There has been a lot of media and inter-political group debate about the negative impact that the Irish ‘No’ on the Lisbon Treaty might have had on Slovenian EU-Presidency. The Irish rebuttal without a doubt cast a shadow over the presidency; however it would have had the same effect in the case of any other EU country presiding at the time. Minister for Foreign Affairs, Dimitrij Rupel, has expressed his hope that the French Presidency will find a way to solve the quandary surrounding the Irish rejection.[1] Slovenian Prime Minister, Janez Janša, believes that the Irish votes against the Lisbon Treaty are not votes against the EU and that the process of ratification will continue.[2] The President of the Republic, Danilo Türk, sees the Irish refusal as an opportunity for all EU citizens to consider the kind of instrument the EU should be in order to help find the right answers to the world’s challenges in times of globalisation and to encourage people think of the EU as their broadened homeland.[3]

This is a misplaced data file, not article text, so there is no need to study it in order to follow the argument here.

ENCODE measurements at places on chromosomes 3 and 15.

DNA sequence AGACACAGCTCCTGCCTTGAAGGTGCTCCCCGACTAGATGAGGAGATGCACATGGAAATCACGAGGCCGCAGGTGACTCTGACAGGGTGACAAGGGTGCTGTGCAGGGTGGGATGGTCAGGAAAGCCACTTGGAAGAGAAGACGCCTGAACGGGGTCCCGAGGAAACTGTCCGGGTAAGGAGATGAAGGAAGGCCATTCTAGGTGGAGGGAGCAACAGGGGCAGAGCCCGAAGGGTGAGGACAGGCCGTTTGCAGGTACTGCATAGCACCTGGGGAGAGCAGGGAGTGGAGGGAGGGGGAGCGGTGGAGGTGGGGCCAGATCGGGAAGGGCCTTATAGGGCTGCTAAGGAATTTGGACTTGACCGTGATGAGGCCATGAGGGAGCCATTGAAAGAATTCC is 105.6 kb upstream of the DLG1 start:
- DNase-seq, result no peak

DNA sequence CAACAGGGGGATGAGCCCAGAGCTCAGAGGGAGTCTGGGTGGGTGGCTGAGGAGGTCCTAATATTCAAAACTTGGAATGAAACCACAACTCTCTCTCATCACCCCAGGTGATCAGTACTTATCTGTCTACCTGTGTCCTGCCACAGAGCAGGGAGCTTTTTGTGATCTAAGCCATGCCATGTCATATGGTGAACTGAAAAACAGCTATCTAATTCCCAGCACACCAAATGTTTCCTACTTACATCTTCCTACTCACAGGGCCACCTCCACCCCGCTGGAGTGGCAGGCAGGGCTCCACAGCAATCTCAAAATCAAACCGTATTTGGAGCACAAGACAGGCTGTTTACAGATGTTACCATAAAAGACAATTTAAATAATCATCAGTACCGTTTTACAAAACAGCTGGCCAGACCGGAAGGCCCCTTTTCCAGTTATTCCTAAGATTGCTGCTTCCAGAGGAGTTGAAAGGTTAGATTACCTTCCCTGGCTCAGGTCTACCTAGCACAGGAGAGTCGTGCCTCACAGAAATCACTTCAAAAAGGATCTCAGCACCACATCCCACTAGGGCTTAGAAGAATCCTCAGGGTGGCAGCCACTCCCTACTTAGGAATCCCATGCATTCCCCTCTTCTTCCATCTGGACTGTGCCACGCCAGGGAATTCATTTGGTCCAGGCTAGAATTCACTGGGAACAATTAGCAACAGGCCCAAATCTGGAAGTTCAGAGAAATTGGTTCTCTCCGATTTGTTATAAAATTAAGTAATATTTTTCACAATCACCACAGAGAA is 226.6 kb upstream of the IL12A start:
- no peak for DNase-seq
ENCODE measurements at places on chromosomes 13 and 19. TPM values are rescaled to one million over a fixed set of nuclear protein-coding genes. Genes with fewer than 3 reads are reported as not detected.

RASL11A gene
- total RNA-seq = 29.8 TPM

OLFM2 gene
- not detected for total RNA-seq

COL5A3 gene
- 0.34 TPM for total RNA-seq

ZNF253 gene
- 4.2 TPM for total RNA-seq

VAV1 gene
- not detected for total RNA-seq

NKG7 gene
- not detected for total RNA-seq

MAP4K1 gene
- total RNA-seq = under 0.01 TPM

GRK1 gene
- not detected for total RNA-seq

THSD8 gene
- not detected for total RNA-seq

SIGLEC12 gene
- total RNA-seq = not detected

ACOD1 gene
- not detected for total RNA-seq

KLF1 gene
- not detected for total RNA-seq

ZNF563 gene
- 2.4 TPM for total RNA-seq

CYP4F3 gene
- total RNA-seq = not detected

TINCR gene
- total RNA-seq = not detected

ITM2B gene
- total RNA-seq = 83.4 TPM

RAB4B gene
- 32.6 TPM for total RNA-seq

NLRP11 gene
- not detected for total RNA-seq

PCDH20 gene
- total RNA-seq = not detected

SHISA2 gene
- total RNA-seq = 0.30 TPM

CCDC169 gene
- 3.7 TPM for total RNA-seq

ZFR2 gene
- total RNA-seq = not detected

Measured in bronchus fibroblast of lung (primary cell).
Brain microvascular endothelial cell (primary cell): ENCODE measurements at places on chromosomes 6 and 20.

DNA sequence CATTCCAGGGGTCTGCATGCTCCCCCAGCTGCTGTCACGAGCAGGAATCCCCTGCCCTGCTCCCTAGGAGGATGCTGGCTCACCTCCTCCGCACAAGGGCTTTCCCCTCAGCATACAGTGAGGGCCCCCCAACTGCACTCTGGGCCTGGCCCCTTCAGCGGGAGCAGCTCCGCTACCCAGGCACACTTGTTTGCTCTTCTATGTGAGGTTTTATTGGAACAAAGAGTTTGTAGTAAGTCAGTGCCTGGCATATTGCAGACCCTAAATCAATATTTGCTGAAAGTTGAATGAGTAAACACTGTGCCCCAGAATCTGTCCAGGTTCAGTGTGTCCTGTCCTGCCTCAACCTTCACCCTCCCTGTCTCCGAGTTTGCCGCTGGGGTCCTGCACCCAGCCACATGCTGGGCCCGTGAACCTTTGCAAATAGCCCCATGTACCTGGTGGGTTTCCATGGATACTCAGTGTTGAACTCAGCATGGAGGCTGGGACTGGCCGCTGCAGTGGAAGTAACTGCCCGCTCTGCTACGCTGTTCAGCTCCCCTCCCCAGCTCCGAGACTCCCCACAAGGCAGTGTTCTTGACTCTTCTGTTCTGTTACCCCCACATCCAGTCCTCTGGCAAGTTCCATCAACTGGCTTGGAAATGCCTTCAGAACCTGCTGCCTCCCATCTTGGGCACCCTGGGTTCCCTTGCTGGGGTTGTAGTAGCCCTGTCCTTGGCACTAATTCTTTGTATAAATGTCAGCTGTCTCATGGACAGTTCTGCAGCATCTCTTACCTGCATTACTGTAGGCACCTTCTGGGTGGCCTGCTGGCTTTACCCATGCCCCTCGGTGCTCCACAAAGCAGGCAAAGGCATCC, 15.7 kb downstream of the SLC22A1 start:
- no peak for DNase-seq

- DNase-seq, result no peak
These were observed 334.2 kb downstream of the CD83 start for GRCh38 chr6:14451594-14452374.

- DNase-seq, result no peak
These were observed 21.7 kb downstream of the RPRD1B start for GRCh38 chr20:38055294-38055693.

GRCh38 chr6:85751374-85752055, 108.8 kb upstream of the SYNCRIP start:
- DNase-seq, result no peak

Two implications of the Irish ‘No’ can be observed. Firstly, the consequences it has brought about for the incoming French Presidency in relation to its concentration and continuity of policies and processes on the EU political agenda, which touch upon the institution of presidency and extend beyond the French term.

Great majority for a parliamentary ratification of the Lisbon Treaty

Slovenian government